NEWARK — June 27, 2014 – Newark public schools’ non-instructional workers have gone for more than five years without raises and are working without a contract.
But the message sent yesterday from legislators in Trenton and earlier this week from the Newark City Council was clear: It’s high time for Newark Schools Superintendent Cami Anderson to negotiate in good faith with two SEIU locals and conclude labor agreements within 60 days.
The SEIU NJ State Council today announced that resolutions urging the New Jersey Department of Education to direct Anderson to initiate negotiations were passed in the Senate, Assembly and Newark City Council. The Council also expressed gratitude to the elected officials for standing up for the non-instructional workers who include cafeteria workers, security, administrative support, and custodians. The Newark City Council unanimously endorsed the resolution on Tuesday.
“We are finally seeing a light at the end of a very long tunnel for our women and men who work in our cafeterias, clean our schools, provide security and administrative support,” said Wilfredo Larancuent, SEIU NJ State Council President, and Co-Manager of the Laundry, Distribution and Food Service Joint Board, Workers United. Workers United includes Local 3, which represents cafeteria workers.
Larancuent continued: “We certainly appreciate each and every member of the Senate and the Assembly, as well as the Newark City Council, who stood up for our working families.”
“It has been demoralizing for our families to go year after year without raises while paying more for pension and health benefits,” said Rosa Reyes Maldonado, President of Local 617, which represents custodians and other affected workers. “This week’s support from our elected representatives in Trenton and Newark is the best news we’ve heard in a long time, and now it’s time to get started on making things right for our workers.”
The resolutions urge the state’s education department, which is headed by Acting Commissioner David Hespe “to take immediate steps to resolve the long-standing contract dispute between the unions representing non-instructional staff and the Newark Public School System (and) direct the Newark School Administration to initiate negotiations with the respective bargaining representatives to conclude new labor agreements within sixty (60) days of the approval of this Resolution. “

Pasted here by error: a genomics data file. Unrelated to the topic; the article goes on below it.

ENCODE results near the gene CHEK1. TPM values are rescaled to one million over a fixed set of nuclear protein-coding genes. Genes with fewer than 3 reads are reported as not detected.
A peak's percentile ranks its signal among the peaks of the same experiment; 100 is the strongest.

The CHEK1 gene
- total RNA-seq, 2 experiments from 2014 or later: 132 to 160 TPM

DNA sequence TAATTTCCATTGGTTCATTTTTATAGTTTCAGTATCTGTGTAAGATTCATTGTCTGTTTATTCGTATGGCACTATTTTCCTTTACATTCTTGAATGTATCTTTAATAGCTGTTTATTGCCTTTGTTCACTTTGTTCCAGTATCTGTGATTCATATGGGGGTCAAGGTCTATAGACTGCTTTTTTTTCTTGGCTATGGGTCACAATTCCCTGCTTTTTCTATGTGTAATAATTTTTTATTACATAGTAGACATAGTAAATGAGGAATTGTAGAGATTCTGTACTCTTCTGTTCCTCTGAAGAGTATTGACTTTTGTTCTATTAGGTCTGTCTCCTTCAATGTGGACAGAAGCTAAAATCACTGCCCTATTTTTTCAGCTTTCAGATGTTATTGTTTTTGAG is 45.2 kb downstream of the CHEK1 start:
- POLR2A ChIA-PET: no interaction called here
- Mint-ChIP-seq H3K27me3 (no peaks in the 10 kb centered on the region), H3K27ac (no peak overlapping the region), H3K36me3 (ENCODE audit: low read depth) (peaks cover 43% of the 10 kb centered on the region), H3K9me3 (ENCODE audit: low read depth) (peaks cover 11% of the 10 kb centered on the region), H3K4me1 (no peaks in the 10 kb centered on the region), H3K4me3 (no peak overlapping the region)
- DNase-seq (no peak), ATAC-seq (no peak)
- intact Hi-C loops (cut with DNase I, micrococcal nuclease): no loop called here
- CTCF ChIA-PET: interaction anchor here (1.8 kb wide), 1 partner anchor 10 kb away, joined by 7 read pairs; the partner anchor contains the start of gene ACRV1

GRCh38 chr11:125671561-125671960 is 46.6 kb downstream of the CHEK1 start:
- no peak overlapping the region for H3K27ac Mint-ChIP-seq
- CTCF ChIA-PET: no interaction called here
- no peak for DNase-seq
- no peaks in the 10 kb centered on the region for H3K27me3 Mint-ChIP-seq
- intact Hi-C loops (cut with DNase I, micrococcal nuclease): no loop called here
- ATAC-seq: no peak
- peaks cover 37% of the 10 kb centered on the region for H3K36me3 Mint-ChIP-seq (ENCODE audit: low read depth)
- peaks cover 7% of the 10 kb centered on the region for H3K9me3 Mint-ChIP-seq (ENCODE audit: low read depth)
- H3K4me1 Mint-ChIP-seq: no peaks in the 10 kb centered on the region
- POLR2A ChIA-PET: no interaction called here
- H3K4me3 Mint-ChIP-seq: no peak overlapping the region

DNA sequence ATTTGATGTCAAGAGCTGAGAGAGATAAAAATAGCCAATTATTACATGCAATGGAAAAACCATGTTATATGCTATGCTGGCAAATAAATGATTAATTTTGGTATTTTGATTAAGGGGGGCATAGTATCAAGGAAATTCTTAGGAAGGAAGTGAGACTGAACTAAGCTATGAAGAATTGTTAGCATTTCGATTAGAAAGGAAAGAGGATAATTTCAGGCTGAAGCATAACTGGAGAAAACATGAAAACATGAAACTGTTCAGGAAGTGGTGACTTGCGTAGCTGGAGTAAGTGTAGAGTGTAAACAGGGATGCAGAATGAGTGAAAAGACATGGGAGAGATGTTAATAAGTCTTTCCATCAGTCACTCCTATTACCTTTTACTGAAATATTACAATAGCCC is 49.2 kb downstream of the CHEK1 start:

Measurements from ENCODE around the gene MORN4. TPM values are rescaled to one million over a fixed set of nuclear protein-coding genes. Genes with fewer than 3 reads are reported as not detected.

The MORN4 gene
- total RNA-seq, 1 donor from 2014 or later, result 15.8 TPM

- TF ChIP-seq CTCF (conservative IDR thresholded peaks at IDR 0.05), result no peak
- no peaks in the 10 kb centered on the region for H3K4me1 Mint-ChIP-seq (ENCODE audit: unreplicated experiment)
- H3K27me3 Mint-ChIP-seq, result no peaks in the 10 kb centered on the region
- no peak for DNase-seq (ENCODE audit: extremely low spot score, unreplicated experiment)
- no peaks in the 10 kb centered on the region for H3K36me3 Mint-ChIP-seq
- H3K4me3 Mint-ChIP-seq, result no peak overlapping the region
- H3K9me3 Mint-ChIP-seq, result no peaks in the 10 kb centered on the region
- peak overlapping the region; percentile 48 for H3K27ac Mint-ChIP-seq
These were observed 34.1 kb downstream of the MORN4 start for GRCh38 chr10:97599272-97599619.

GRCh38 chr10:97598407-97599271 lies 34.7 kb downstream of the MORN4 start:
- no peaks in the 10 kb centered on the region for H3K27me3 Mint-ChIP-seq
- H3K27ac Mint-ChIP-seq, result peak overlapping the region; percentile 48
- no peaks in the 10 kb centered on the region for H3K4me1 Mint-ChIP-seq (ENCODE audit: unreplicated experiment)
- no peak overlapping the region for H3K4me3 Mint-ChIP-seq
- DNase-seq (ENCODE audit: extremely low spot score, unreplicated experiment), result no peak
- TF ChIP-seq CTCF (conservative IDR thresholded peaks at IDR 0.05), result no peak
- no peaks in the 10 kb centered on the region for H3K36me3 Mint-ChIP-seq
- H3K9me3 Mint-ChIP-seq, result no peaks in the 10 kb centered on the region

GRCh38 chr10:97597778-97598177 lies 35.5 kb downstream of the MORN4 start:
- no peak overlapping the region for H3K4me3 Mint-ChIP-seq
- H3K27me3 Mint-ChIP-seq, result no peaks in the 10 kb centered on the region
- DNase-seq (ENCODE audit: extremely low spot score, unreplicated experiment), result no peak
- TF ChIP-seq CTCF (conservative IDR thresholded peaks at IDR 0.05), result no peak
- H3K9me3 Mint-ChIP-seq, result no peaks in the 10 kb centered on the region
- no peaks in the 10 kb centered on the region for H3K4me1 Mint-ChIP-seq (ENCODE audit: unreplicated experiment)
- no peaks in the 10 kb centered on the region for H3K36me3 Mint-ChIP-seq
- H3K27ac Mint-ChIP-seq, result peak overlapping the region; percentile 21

Since taking control of the Newark school system, Cami Anderson has failed to negotiate contracts with non-instructional workers. Non-instructional workers in the Newark school system include security, administrative support, custodians, and cafeteria workers.
Announced school closings will eliminate some jobs, creating further hardship for workers and their children. Not only have they had no increase in five years, but the workers’ paychecks have been reduced. State law requires them to pay 23% more into their pensions and some saw increases in their health insurance premiums of over 60% in the last year alone.
For example, 35% of food service cafeteria workers earn poverty wages of $13,900 to $15,000 per year for full-time work ─ as little as $9.40 per hour for public sector workers, and minimum wage (now $8.25 per hour) for those working for outside food service contractors. Ninety percent of these workers are working mothers who live in Newark and send their children to the same schools Cami Anderson is trying to dismantle.
Additionally, due to repeated layoffs in recent years, cafeteria workers are doing more work for the same wages.
ONE WORKER’S REALITY: “I AM WHAT YOU CALL THE WORKING HOMELESS.”
Teresa Tucker, Food Service Worker, describes her reality living on a paycheck that hasn’t seen an increase in more than five years:
“Well (my) story is like everyone else: overworked and underpaid. But my situation is this: I am what you call the working homeless. I work for Newark Public Schools in Food Service and my salary doesn’t allow me to live in comfort ($15,055). I am a single mother of (a) special needs child and it’s hard not to be able to afford the basic for you and your child like housing, food and clothes. There are times when I wonder if we are going to eat or if I will have the money to pay rent for the week. We are staying (at) the Riviera Hotel. It’s okay, but it’s not home. I am looking for a place to live and it’s been really hard. Most places are income-based. My income is too low and others that are not have a waiting list, or they (are) looking for Section 8, which I am on the wait list.
“My struggle like so many others is money. It angers me that we haven’t gotten a raise or a contract in over five years. Not even a cost of living raise, which we are entitled to for the hard work we do. It seems as though rent and food and the bare necessary have gone up but not our salaries.
“Why is it okay for me to tell my child her prom is coming up and she may not get a new dress or mommy can … don’t have the money to get your hair done for prom or a pair of new sneakers because hers are ripping? I guess you have to eat oodles of noodle again because that’s all mommy can afford right now. She doesn’t mind but she should have too.
“Yeah, I get food stamps: $61 a month. How much can you really buy for two people on that? I applied for emergency assistance. I haven’t heard anything yet. I’m close to getting an apartment now, but it … just trying to get the down payment going to different agency and trying to get the help you want or need is hard because you’re working, they feel you don’t need it but they don’t look at what you bring home, which isn’t enough to keep most single people afloat let alone a family …
“I find it deplorable that we are treated like second-class citizens and I can’t afford to live in my city, the city I love: Newark. IT’S SAD.”